INTRODUCTION: The Chinese Premier, Zhao Ziyang, has spoken, during a three-day visit to Thailand in Kampuchea.
GV Chinese Premier Zhao Ziyang down aircraft steps at Bangkok airport, greeted by General Prem Tinsulanonda and other officials
GV Children at airport with flags
SV Zhao receiving garland from General Prem
GV Thai military officers watching
GV Zhao and General Prem inspecting guard of honour, as band plays (2 shots)
GV TILT UP TO Chinese and Thai flags
GV EXTERIOR Government House
SV INTERIOR Two leaders taking seats for photocall
GV Leaders seated
SV Zhao taking seat for news conference
SV Officials at podium table
SCU Zhao speaking to newsmen
LV Newsmen listening to Zhao
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Background: INTRODUCTION: The Chinese Premier, Zhao Ziyang, has spoken, during a three-day visit to Thailand in Kampuchea. Mr. Zhao on Sunday (1 February) supported the efforts of bringing together all the anti-Vietnamese groups in Kampuchea. Observers saw this as a move to draw China and the Association of Southeast Asian Countries (ASEAN) closer in their stand against Kampuchea. Two days earlier, the Chinese Premier had arrived in Thailand to what the Bangkok World newspaper described as "one of the warmest welcomes.. ever extended to a visiting important dignitary".
SYNOPSIS: Mr. Zhao, accompanied by the Chinese Foreign Minister, Huang Hua, was the first Chinese premier to visit Thailand. His large welcoming group included Thailand's Prime Minister, Prem Tinsulanonda, and many elderly Chinese residents. Bangkok newspapers pointed out that diplomats from all Soviet Korea did not come to the airport.
Premier Zhao was making his three-day visit at the invitation of the Thai government. He was to say that China and Thailand were friendly neighbours, whose two people had forged a deep friendship with each other throughout years of contact. General Prem made a recent visit to China. Very shortly after Mr. Zhao 's arrival, the two leaders had a 90-minute meeting, at which they showed mutual coolness towards recent Indochinese moves on Kampuchea. Three countries -- Vietnam, Laos and Kampuchea -- had proposed a regional conference with ASEAN countries. They also offered to pull some Vietnamese troops out of Kampuchea if Thailand ceased its alleged aid to anti-government guerrillas there.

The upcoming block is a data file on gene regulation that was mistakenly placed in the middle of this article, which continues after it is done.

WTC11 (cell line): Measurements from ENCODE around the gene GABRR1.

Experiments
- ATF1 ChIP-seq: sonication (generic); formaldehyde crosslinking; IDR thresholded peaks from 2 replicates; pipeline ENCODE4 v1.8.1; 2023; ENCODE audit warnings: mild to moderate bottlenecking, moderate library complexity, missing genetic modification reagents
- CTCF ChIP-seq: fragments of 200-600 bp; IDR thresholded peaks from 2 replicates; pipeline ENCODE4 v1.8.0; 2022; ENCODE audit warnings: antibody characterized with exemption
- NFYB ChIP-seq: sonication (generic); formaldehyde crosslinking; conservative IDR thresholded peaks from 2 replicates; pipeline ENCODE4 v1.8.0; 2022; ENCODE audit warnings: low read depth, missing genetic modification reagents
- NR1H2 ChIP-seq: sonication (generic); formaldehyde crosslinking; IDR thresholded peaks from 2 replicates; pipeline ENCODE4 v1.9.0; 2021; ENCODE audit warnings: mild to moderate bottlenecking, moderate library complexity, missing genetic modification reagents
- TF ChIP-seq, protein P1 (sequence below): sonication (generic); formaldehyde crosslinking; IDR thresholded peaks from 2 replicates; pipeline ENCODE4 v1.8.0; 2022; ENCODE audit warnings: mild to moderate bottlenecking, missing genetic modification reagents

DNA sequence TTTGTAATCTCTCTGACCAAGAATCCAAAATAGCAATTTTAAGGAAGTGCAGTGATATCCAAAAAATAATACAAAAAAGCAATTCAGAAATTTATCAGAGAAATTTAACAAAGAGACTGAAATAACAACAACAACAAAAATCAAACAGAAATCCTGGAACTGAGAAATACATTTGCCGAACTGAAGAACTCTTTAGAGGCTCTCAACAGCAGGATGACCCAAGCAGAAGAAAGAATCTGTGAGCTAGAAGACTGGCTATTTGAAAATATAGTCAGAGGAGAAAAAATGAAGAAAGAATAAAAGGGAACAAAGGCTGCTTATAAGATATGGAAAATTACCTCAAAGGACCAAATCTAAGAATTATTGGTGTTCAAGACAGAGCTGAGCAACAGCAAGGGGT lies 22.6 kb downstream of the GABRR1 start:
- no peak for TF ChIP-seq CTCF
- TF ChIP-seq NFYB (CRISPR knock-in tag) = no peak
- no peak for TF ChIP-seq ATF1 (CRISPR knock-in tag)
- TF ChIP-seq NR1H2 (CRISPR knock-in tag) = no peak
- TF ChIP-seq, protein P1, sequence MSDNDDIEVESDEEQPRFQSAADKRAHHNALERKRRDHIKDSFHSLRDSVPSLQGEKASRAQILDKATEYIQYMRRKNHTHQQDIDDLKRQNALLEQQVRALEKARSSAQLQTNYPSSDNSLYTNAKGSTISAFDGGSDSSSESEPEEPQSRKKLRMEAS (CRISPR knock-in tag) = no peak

Premier Zhao held a news conference in Bangkok on Sunday (1 February), after two days of discussions with Thai leaders. Mr. Zhao was to tell newsmen he rejected the regional conference idea, because he felt it lacked substance. He did, however, support efforts to united resistance groups in Kampuchea.
Mr. Zhao touched on a sensitive point when he said China had only "ideological and moral relations" with communist parties in ASEAN countries -- Thailand, Malaysia, Singapore, Indonesia and the Philippines. China's material support for these parties has fallen in recent years, but the ASEAN governments have pressed Peking to renounce the links altogether. The Chinese, however, believed such a move would create a vacuum that pro-Soviet ideologist would fill.